Here are eight developments of interest to fans:
The Mr. Spock of Neonopolis, Rohit Joshi, continues to talk of how picky “Trekkies” are about Star Trek’s culture and legacy. But he keeps referring to them as that — “Trekkies” — instead of the preferred “Trekkers.” This needs to be straightened out before the Star Trek Experience finally opens at JoshiLand
(2) Harlan Ellison announced on his website on that his lawsuit against Paramount for its uses of his “City on the Edge of Forever” Star Trek script has been settled.
(3) Talk about a hook. I had to read the rest of Patrick Shepherd’s review of Robert Heinlein’s Shadow by “Jubal Harshaw” when I saw that it began –
Anyone with chutzpah to use one of Heinlein’s character’s names as his own had better be a very good writer. Unfortunately, this is not the case here.
(4) David Klaus was not filled with admiration by his First glimpse of The Phantom (and his suit!) on Syfy.
Since the role of The Phantom passes from father to son in turn to maintain the myth of “the Ghost who Walks,” there’d better be an damned good explanation of how “Kit Walker” was separated from his heritage…and where this organization who put him back onto his family track comes from, as that has never been part of The Phantom mythos. Setting aside that the new costume (not even counting the stupid technobabble to justify it) screws with the image the mythos supports.
(5) Bill Warren says his friend George Carlisle, a worker at JPL, recently read Strange Angel, a biography of John (Jack) Parsons, one of the founders of JPL:
He was a strange person, evidently; he dabbled in mysticism, his ex-wife was in Kenneth Anger’s Inauguration of the Pleasure Dome, and Parsons himself attended LASFS in the late 1940s. George says there’s stuff in the book about the club, Forry, Heinlein and Hubbard. The author of the book thinks that Valentine Michael Smith (or is it Michael Valentine Smith?) was based in part on Parsons.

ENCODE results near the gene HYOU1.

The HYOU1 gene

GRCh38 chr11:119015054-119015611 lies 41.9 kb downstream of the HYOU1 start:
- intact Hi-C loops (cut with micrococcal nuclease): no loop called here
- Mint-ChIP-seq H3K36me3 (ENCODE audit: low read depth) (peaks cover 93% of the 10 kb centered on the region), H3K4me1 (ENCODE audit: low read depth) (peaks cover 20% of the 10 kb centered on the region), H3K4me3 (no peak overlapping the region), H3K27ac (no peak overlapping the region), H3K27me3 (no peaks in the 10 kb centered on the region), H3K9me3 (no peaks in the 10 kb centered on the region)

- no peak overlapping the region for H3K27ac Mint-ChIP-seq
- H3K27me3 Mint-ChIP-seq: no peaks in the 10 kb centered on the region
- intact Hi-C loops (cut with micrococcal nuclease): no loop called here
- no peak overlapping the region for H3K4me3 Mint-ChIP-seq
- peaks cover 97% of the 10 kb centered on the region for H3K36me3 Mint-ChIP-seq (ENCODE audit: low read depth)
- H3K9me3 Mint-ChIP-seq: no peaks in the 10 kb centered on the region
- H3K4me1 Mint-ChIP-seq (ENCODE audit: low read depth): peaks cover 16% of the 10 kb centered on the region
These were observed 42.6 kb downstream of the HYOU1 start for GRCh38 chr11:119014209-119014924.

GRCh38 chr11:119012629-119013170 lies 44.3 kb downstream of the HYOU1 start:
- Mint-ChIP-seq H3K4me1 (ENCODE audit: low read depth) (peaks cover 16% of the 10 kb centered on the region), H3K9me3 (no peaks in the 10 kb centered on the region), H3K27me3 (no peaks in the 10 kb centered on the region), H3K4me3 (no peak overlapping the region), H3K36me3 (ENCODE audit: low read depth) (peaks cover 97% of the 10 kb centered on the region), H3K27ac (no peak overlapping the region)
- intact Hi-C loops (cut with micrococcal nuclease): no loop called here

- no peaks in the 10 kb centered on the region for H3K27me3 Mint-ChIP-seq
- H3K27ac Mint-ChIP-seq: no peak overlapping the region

(6) Keanu Reeves has been cast in a retelling of Dr. Jekyll and Mr. Hyde.
(7) Who thinks of these things? Here is a horror anthology where all the stories have been inspired by the music of Bruce Springsteen — Darkness on the Edges.
(8) In his movies Roland Emmerich makes a habit of ruining every icon on earth, but he promises not to ruin Isaac Asimov’s Foundation.
Emmerich talked about what inspired him about the series. “Well, it’s the same thing that Asimov was inspired by,” he said. “Just the downfall of a great civilization and how you can stop it. And you cannot stop it, it’s just inherent. … As a civilization crumbles, it falls.”
Aren’t you reassured?
[Thanks for the links included in this post go out to Bill Warren, David Klaus, John Mansfield and Andrew Porter.]